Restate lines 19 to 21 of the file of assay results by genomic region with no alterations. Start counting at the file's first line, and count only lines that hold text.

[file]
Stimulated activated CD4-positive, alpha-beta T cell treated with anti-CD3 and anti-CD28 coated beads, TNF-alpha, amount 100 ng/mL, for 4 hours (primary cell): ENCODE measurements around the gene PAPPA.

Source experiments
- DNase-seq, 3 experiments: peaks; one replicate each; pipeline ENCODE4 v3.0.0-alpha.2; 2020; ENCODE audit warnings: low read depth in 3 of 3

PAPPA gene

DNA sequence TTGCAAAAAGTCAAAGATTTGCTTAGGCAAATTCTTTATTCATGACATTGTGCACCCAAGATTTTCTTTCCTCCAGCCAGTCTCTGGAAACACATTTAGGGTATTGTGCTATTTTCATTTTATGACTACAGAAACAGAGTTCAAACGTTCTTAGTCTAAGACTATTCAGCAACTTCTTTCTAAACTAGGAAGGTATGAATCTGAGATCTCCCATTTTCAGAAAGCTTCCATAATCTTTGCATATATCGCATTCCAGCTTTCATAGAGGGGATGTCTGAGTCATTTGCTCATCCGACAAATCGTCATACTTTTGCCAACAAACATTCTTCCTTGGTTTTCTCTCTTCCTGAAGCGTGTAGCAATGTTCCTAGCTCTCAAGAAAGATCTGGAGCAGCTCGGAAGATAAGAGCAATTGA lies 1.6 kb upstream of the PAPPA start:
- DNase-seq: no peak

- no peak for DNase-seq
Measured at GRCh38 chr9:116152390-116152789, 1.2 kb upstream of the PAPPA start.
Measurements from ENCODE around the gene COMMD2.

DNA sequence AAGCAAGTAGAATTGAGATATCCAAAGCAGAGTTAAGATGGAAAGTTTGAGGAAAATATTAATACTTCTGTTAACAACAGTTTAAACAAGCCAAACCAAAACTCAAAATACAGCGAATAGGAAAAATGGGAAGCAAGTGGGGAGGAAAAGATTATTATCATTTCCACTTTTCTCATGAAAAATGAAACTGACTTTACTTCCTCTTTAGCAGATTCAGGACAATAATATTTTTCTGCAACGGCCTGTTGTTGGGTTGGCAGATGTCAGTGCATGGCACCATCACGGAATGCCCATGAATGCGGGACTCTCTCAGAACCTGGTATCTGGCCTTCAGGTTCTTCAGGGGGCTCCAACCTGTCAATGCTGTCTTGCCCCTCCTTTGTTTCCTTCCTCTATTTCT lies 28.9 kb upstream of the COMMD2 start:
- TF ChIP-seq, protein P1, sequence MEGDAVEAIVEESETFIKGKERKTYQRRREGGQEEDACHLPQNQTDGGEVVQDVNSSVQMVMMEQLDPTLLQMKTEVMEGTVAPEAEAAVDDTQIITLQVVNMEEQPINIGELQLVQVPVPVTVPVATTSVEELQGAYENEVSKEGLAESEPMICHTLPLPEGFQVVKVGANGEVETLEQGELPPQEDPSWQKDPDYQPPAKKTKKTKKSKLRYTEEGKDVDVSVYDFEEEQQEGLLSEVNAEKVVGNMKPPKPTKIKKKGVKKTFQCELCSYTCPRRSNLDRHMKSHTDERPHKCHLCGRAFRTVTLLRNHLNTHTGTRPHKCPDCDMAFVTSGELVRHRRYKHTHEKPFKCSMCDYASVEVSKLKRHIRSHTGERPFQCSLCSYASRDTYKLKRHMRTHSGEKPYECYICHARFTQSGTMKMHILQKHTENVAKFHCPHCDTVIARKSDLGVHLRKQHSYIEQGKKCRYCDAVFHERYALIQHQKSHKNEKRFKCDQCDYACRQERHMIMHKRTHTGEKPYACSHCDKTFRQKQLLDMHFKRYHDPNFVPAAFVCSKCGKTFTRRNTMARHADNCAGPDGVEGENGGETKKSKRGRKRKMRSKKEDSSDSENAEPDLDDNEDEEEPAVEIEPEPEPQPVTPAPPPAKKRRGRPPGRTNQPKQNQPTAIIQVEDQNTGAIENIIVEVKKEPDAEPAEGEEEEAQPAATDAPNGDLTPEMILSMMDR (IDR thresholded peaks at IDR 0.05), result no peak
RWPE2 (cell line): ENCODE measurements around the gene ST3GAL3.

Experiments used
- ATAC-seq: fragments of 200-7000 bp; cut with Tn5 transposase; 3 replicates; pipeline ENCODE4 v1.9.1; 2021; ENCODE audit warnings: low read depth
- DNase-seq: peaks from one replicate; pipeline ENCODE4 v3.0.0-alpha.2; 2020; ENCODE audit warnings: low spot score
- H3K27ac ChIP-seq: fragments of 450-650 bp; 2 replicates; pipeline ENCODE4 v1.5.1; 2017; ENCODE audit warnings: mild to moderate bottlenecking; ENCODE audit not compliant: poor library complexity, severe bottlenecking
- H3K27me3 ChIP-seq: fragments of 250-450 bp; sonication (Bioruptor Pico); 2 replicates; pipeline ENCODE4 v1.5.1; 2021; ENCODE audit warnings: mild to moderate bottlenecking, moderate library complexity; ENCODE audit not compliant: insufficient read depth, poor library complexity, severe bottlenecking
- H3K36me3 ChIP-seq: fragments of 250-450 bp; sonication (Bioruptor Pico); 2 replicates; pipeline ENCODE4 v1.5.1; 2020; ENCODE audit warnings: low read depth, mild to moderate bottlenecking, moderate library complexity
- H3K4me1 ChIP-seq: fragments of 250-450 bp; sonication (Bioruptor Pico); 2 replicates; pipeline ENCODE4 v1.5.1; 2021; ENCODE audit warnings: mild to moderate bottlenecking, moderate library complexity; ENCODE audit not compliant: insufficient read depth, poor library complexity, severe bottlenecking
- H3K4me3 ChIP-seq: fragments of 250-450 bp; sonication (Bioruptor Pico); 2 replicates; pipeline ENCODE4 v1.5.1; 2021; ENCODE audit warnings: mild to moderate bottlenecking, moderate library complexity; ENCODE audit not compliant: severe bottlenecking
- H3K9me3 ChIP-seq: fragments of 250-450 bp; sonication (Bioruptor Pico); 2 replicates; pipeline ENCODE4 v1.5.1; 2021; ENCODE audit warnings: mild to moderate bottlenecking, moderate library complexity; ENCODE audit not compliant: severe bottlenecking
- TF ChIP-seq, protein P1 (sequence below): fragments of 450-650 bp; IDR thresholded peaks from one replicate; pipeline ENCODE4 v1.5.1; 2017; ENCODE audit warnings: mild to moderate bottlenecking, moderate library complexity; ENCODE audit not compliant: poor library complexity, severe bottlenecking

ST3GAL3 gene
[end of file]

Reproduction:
- H3K4me1 ChIP-seq: fragments of 250-450 bp; sonication (Bioruptor Pico); 2 replicates; pipeline ENCODE4 v1.5.1; 2021; ENCODE audit warnings: mild to moderate bottlenecking, moderate library complexity; ENCODE audit not compliant: insufficient read depth, poor library complexity, severe bottlenecking
- H3K4me3 ChIP-seq: fragments of 250-450 bp; sonication (Bioruptor Pico); 2 replicates; pipeline ENCODE4 v1.5.1; 2021; ENCODE audit warnings: mild to moderate bottlenecking, moderate library complexity; ENCODE audit not compliant: severe bottlenecking
- H3K9me3 ChIP-seq: fragments of 250-450 bp; sonication (Bioruptor Pico); 2 replicates; pipeline ENCODE4 v1.5.1; 2021; ENCODE audit warnings: mild to moderate bottlenecking, moderate library complexity; ENCODE audit not compliant: severe bottlenecking